Snowshoeing can be fitness for body, mind and soul

Right gear for the right outing makes for positive event

Posted: Friday, January 22, 2010

My lungs are burning. My legs are fried. My sports clothing is soaked with perspiration. All this after just 10 minutes on the trail.

I wasn't prepared for my first adventure run with snowshoes.

As with many outdoor activities, Snowshoeing can be enjoyed by enthusiasts of any athletic ability, and you get out of it what you put in. I wanted a hard uphill run, yet my running shoes needed something more than grippers, spikes, or yak-tracks. Snowshoes would allow me to tackle some terrain that I would otherwise have had to admire from afar.

"For me, what is nice about it is it's a whole different way to explore Juneau," Arctic Winter Games Team Alaska coach Merry Ellefson said. "With just a little investment, you can get out and see a lot of country and also get a good workout. If you can walk, you can do it."

Ellefson said that regardless of snow conditions - breakable crust, powdery deep snow, or just following another adventurer - there is a snowshoe that will work.

"The variety, the opportunity and the social components combined with less impact cross-training on snow during the winter make (snowshoeing) user-friendly," she said.

But the variety of snowshoes on the market today can be mind boggling. There are snowshoes for men, women, kids, dogs, running, walking, and, I assume somewhere out there is a variety for coffee at your favorite local sit down. When you pick a snowshoe, try to envision where you will be using it. Take into consideration the terrain, snow quality, how far you'll be going, any weight you plan to carry and days per year they'll get used. Recreational or hiking snowshoes, for instance, assume you are heading out occasionally. Rugged snowshoes, on the other hand, endure the stresses of frequent use on steep trails. Racing or trail-running snowshoes have less flotation but are lighter and offer more agility for running. Children's snowshoes are generally not built for hard backcountry use, but for longer family outings, a good pair of small men's or women's snowshoes might do the trick.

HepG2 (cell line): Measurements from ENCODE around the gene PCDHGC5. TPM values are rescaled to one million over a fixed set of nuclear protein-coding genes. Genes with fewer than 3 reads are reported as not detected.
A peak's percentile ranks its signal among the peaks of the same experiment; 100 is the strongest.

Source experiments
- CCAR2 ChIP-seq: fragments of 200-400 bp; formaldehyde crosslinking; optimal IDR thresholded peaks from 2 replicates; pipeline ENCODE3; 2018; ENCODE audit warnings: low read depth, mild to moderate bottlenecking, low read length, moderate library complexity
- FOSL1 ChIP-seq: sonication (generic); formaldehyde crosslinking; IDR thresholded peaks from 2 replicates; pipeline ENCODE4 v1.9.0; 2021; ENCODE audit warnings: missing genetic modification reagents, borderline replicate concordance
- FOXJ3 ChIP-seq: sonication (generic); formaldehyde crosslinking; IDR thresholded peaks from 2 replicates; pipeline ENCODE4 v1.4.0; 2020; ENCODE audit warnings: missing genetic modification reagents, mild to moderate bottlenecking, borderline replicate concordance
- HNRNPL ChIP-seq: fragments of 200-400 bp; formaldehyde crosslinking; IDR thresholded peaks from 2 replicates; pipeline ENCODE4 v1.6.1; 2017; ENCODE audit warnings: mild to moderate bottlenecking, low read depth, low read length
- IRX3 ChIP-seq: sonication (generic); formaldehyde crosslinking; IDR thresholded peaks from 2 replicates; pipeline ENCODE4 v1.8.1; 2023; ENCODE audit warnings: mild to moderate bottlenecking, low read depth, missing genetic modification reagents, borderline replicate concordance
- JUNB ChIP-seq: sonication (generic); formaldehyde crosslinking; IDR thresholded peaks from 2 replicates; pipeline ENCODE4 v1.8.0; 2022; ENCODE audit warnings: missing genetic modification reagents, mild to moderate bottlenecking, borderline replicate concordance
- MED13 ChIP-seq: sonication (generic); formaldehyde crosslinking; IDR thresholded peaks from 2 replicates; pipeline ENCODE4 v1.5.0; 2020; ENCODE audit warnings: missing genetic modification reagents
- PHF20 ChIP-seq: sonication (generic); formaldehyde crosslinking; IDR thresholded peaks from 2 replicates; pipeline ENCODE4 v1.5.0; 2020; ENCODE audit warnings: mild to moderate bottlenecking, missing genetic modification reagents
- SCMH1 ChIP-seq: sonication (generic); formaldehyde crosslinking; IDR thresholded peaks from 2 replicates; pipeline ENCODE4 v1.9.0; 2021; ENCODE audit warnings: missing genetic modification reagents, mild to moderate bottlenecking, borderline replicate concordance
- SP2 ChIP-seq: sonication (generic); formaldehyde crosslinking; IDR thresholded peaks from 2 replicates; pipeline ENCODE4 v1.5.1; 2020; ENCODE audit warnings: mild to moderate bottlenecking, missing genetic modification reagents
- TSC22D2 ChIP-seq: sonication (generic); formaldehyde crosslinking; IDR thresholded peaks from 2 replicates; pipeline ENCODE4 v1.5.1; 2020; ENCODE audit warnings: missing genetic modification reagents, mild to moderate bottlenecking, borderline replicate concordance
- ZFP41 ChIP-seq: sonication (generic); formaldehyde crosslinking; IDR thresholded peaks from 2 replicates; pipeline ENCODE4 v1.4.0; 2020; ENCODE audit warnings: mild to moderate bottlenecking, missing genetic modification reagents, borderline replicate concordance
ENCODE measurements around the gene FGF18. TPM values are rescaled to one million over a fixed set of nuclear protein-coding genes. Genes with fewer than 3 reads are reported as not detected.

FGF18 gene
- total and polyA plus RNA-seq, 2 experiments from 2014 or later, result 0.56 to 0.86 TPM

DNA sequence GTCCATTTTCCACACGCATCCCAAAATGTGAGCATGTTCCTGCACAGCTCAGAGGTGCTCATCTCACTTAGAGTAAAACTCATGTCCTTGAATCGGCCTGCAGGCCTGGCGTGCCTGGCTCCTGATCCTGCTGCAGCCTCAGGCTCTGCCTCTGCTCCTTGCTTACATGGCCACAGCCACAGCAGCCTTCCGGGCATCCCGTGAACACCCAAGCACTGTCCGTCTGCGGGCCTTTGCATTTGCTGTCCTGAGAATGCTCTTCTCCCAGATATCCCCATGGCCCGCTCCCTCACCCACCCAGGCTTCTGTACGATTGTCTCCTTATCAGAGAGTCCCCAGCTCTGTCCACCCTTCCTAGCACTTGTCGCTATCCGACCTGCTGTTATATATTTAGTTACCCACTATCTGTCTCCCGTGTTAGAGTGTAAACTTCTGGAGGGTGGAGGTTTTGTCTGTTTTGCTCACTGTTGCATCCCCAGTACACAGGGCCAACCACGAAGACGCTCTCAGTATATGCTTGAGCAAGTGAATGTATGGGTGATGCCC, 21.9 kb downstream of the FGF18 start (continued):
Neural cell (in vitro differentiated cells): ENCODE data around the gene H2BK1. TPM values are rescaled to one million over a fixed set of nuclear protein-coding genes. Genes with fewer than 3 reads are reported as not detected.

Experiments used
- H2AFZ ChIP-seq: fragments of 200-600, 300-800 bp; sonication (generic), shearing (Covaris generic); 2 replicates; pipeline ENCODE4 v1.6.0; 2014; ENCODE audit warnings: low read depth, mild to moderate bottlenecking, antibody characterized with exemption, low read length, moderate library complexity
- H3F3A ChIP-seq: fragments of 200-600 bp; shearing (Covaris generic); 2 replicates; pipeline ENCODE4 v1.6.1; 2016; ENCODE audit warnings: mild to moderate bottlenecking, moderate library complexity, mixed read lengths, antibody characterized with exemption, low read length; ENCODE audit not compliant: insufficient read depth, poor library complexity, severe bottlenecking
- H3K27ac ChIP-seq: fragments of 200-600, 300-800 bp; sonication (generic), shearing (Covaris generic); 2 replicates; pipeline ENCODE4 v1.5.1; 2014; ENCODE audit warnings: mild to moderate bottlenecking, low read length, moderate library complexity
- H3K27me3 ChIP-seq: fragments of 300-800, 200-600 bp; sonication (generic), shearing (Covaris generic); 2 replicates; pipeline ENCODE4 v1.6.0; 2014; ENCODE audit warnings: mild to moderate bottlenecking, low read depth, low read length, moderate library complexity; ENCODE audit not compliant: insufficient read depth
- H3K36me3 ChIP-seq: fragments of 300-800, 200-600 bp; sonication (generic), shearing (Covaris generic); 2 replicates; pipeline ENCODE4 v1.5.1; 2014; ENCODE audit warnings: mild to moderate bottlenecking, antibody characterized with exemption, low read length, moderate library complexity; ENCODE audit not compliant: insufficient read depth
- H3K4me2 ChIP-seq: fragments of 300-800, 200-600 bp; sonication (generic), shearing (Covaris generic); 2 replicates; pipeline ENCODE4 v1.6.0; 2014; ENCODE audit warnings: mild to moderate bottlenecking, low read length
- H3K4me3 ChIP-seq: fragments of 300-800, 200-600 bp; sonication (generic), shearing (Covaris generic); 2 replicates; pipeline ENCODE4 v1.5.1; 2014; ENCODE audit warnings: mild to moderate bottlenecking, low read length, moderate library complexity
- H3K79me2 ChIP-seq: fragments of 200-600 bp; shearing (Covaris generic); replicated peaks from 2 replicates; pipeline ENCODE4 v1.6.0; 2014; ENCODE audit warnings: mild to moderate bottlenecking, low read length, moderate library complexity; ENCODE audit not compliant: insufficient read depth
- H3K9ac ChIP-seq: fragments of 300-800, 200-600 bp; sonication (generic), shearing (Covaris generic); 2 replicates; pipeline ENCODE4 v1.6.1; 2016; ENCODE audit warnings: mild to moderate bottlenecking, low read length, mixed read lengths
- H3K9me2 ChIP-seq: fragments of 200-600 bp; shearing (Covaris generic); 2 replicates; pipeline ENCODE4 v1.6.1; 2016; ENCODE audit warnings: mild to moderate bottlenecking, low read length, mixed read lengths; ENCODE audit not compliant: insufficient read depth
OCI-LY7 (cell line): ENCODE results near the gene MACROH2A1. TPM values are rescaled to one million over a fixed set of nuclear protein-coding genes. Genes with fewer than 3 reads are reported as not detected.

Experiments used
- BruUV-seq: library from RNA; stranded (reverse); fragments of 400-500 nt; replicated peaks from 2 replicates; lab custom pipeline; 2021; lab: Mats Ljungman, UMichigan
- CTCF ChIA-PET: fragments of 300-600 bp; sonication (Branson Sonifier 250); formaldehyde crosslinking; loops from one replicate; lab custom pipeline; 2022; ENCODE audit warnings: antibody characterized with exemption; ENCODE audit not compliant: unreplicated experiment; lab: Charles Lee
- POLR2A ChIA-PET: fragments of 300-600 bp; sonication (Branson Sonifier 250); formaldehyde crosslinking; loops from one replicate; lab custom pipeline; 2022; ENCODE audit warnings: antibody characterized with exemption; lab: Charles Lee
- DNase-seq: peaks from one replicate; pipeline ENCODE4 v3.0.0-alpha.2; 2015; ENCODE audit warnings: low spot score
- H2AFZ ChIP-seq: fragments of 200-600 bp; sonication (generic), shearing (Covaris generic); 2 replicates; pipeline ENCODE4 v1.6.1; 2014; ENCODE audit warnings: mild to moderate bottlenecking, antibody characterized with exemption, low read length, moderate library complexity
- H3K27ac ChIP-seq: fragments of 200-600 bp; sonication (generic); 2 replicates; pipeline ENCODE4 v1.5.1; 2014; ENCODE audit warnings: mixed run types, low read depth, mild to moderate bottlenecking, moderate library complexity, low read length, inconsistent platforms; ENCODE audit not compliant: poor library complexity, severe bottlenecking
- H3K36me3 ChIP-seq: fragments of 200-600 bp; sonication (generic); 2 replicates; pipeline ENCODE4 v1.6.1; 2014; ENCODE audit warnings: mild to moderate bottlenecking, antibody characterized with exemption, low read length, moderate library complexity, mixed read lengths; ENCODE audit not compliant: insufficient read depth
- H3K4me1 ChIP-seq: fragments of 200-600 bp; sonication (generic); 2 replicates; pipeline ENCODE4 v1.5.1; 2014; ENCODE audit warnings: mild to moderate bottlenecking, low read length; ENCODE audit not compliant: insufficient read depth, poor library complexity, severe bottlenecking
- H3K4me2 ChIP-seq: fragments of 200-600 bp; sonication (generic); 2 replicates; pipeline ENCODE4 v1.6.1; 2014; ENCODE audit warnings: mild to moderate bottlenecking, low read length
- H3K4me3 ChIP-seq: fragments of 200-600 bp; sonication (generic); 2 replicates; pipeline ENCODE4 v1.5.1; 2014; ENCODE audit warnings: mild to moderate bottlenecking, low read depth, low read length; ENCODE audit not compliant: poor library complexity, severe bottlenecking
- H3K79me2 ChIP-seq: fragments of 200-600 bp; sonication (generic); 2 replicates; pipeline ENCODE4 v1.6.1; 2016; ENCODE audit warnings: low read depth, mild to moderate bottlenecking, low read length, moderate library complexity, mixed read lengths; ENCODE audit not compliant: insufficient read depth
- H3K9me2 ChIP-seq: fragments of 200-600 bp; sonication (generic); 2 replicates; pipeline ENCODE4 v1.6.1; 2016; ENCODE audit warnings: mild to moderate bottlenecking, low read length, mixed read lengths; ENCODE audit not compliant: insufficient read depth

Any distributor of snowshoes should be able to help you find a good fit, but these days, it's also possible to go online to a variety of distributor sites for suggestions. Nothing can ruin a wondrous outdoor adventure faster than snowshoes that are uncomfortable.

Atlas, Tubbs, Redfeather, Havlick, Arcitc Trekker, Baldas, Bigfoot, Crescent Moon, Dion, Easton, Faber, Kahtoola, Iverson, Northern Lights, Sherpa, Yowie and Yukon Charlies are just a sampling of the market.

"It seemed like a natural extension of running in the winter," long-time runner Bob Marshall said. "I liked to ski and liked the snow, and I had friends that were doing it. And from a runners perspective, the lighter the better."

Marshall started out with inexpensive, heavy snowshoes. But the more he refined his equipment, the more the sport became like running.

"When snow is deep, you can still be aerobic," he said. "It's another way to enjoy an aerobic sport. It opened up trails for me again in the winter."

Juneau's local trails, such as Spaulding Meadows, Dredge Lake, the campground at Skaters Cabin, Salmon Creek trails, John Muir Cabin trail and Dan Moller Trail, are just a few that are good for snowshoeing this time of year. Even the Lower Loops at Eaglecrest Ski Area, which are used most-frequently by Nordic skiers, is a good bet. Just remember to purchase a trail pass and to stay to the side of the classic tracks. The flat expanse of area near the Mendenhall Glacier also offers a scenic and soothing setting. For that matter, the muskeg out your back door could also make for a perfect hour away from traffic.

But, don't be alarmed if you have to slow down to catch your breath. Snowshoeing can get you to places you normally would not see. For me, the hardest part of training is resting. So imagine my surprise when the view from the east side of the Eaglecrest area on a recent snowshoe walk took my breathe away.

• Contact Klas Stolpe at

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